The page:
If ya soul intact, let me know: The curious case of Earl Sweatshirt
It's hard to believe it's been six years since Earl grabbed the internet and blogosphere by storm with his self-titled mixtape. A lot has changed since then.
After entering the industry as a teenage prodigy, the constant demands from impatient fans, #FreeEarl campaigns, and ongoing label frustrations have seemed to help shape the young man and make him all the more wiser. What happens when you’re thrown into the spotlight at such a young age? You’re forced (and expected) to adapt to the landscape and mature at an astronomical rate. That explains why the 22 year old considers himself “the youngest old man that you know”.
While he’s matured progressively his music has also continued to evolve. He’s now a formidable two-way artist - he emcees and produces. The rap game Jimmy Butler . Much like how Butler (often) defends the opposing team’s best player, Earl has shown that he’s more than capable of mixing it with the heavyweights of hip hop. He’s doing things his own way, with his own sound. Two of his buddy Mac Miller’s last projects have contained impressive contributions from Earl (with New Faces v2 being one of my favourite songs of 2014). The pair’s chemistry has become so great (coach Pop would be proud) that it’s screaming out for a full-length collaboration.
Shout out RiFF RAFF. Jimmy Butler is the NBA’s latest defensive/offensive juggernaut, who signed a max contract with the Chicago Bulls last summer. ↩
San Antonio Spurs coach Gregg Popovich is heralded as one of the greatest basketball coaches of all-time. For the last two decades his teams have always had an unmatched chemistry. ↩
Now he’s even got Kendrick Lamar singing his praises:
Earl responded by declaring him and Kendrick have got the West Coast on lock. And he’s not wrong either.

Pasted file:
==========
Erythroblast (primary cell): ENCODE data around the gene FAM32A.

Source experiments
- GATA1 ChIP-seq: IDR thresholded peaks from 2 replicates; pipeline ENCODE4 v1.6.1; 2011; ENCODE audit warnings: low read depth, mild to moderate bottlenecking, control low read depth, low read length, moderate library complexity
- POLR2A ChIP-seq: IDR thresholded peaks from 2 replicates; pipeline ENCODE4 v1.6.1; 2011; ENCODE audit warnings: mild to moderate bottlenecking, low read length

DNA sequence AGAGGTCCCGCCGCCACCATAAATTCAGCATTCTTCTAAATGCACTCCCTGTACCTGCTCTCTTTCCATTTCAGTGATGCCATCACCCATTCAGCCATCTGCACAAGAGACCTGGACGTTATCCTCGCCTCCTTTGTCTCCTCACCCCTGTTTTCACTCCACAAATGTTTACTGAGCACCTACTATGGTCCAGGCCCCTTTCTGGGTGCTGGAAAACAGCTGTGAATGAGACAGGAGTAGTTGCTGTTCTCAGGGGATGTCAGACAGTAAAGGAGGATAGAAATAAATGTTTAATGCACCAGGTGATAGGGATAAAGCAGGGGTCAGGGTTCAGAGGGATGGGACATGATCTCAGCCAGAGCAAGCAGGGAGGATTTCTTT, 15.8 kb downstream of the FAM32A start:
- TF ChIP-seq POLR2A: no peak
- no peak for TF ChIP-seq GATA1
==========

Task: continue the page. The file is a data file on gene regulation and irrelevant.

Earl Sweatshirt’s last album I Don’t Like Shit, I Don’t Go Outside has earned widespread acclaim as well as getting to number seven on the Billboard 200. It was his brutal honesty and transparency that fans appreciated along with his (at times) eerie and unsettling beats. The instrumentals were spacious and left enough room for the vocals to hold center stage. Lyrically, Earl isn't afraid to paint a picture of a world that's more realistic of how he actually feels, rather than just showcasing the highs of the music industry. Despite all the fame and success he's still just a 22 year old trying to find his way through life it seems. Solace, a ten-minute masterpiece seemingly released onto YouTube out of nowhere, is a project dedicated to his mother – whom he strengthened his relationship with after years of external factors getting in between them. Earl described it as “music from when I hit the bottom and found something”.
Struggling to come to grips with the loss of his grandmother, Earl opens himself up on the ten-minute track:
I got my grandmama's hands, I start to cry when I see 'em
Cause they remind me of seein' her
These the times that I needed her most cause I feel defeated
Her passing is a topic which has popped up on previous songs (Huey, the intro to IDLSIDGO, along with the Pharrell-assisted Burgundy off his 2013 album, Doris). Events like these have helped contribute to Earl’s loneliness, addiction and depression – which he weaves in and out of on both Solace and IDLSIDGO.
However, Earl’s quick to let us know that these feelings aren’t necessarily permanent fixtures in his mind:
The great dichotomy with Earl’s music is that he’s just as likely to spit uplifting words as he is disheartening ones. It’ s the hard truths within the lyrics which feel authentic and can be a lot more relatable to than the superficial and unsustainable rhymes we’ve heard time and time again from mainstream rappers.
An interview with the New York Times in 2012 helped share a glimpse into some of the things he learnt from his stint at the therapeutic boarding school in the South Pacific:
When he first arrived in Samoa, he was taken to a waterfall, which some of the other boys jumped off, though to a newcomer it inspired fear. “If you didn’t jump off the waterfall, you felt” terrible, he said. “So then you started jumping off the waterfalls.”
Doing so, he said, had given him new perspective, a desire to be more bold, and to trust in himself more. “I just treat everything like that,” he said. “If I don’t do this right now, if I don’t take this risk, I’ll never get this day back again.”
At the moment it feels like Earl’s effortlessly sliding down this waterfall, masterfully managing everything that comes his way. His wordplay will always draw “oohs” & “aahs” however it’s the openness and storytelling that will truly engage and connect with his fan base. The art of displaying vulnerability is something that may have once felt like a great leap or risk to him. Now it’s one of his greatest strengths.
Well, time waits for no man and death waits with cold hands
I'm the youngest old man that you know
If ya soul intact, let me know.